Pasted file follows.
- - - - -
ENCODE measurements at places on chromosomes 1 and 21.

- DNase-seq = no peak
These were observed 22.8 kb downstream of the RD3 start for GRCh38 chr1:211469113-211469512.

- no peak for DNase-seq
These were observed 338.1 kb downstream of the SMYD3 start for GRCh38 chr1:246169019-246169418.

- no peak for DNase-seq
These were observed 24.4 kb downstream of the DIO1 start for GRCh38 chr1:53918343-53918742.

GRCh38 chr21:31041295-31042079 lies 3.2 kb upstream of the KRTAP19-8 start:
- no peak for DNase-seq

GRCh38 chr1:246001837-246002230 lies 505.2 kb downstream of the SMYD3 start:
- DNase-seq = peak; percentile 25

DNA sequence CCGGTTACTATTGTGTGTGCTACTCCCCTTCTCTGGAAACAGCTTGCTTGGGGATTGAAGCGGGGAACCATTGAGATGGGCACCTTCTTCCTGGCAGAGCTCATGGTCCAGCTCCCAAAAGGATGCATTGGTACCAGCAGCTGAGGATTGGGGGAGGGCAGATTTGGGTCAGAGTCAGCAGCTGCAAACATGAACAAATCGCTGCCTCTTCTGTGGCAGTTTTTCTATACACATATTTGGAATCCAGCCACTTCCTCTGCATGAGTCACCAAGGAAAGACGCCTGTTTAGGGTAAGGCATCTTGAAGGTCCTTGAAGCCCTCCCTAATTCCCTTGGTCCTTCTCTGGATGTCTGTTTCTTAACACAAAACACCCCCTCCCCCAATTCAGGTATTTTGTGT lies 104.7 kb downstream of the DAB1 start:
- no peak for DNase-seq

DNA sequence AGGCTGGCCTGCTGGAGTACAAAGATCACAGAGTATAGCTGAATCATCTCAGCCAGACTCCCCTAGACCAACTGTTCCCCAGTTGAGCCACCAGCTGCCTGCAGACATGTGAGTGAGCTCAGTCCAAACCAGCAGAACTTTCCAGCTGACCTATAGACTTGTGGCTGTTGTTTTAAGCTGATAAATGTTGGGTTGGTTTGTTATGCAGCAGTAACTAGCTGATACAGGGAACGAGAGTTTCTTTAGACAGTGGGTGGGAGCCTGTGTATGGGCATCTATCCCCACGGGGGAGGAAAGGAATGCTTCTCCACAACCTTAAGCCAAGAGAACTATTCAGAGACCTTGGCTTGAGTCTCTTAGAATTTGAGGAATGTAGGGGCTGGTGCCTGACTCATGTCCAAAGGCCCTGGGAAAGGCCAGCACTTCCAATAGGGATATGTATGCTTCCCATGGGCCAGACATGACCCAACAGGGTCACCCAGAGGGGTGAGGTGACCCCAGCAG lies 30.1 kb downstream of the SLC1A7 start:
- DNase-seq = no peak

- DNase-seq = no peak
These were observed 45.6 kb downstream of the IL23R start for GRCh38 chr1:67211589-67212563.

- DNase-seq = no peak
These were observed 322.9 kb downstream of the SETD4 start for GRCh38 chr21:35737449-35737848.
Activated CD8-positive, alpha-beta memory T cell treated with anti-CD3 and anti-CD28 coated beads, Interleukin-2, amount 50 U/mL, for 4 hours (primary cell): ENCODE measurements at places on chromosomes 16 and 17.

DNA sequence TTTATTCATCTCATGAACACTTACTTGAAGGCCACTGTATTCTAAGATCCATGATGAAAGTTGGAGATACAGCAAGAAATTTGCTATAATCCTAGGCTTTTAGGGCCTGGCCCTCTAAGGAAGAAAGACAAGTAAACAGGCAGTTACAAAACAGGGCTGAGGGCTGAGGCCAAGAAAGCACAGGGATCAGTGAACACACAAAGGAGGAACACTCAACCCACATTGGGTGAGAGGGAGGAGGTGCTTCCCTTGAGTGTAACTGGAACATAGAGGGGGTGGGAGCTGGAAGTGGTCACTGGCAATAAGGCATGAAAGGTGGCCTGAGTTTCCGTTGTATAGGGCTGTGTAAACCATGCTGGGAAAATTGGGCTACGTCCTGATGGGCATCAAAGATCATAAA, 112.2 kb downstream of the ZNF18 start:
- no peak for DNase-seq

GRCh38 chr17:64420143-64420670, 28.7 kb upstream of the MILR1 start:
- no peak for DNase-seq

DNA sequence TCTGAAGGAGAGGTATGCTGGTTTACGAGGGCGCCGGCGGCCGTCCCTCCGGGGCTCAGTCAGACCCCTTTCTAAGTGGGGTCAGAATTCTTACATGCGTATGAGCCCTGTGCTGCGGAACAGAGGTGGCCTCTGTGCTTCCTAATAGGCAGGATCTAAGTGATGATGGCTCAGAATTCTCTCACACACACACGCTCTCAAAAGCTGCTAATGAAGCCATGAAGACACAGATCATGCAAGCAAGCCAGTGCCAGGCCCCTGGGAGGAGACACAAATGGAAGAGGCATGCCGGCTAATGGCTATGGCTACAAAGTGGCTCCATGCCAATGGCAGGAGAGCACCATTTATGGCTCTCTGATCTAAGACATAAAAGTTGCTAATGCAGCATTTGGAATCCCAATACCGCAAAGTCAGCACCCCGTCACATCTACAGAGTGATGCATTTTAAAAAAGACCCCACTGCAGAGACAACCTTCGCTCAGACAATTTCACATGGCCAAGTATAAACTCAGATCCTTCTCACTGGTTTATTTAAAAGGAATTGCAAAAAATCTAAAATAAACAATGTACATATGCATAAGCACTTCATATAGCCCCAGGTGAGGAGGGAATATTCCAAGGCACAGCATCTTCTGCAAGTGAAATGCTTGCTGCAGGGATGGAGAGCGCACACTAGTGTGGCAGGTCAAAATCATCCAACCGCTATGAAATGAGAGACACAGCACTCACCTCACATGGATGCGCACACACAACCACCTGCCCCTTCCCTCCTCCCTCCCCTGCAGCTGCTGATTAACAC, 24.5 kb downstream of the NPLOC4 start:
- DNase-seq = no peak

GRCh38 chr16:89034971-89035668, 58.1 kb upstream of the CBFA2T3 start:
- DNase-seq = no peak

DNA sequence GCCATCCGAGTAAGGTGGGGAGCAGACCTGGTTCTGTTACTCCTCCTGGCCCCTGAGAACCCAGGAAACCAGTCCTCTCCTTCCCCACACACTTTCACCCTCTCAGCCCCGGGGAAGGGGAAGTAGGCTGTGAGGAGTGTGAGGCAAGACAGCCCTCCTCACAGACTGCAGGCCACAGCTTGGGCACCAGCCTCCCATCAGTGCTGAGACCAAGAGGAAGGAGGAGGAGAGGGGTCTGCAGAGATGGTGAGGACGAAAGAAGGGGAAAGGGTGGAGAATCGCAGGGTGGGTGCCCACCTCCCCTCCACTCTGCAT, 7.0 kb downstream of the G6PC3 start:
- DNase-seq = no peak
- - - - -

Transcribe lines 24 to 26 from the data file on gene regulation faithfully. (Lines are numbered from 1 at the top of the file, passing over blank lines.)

- no peak for DNase-seq

DNA sequence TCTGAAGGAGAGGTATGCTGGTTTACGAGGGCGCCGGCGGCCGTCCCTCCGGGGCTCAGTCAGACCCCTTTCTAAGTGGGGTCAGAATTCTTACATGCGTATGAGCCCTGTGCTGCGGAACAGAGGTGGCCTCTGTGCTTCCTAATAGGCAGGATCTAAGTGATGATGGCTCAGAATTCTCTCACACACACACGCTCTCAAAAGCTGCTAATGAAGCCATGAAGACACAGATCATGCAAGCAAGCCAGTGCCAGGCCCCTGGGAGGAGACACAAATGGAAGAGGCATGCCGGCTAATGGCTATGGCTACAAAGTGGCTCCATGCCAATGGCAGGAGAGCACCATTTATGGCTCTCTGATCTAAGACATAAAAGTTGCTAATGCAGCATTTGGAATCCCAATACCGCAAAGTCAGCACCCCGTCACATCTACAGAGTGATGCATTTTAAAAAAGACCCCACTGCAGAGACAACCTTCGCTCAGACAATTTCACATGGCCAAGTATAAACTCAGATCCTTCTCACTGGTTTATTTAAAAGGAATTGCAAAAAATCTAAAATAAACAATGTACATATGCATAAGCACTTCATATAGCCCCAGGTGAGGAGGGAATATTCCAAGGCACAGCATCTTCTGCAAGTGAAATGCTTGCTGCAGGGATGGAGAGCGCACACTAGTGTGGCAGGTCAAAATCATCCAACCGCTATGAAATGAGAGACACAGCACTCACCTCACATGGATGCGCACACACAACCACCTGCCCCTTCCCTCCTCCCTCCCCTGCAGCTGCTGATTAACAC, 24.5 kb downstream of the NPLOC4 start:
- DNase-seq = no peak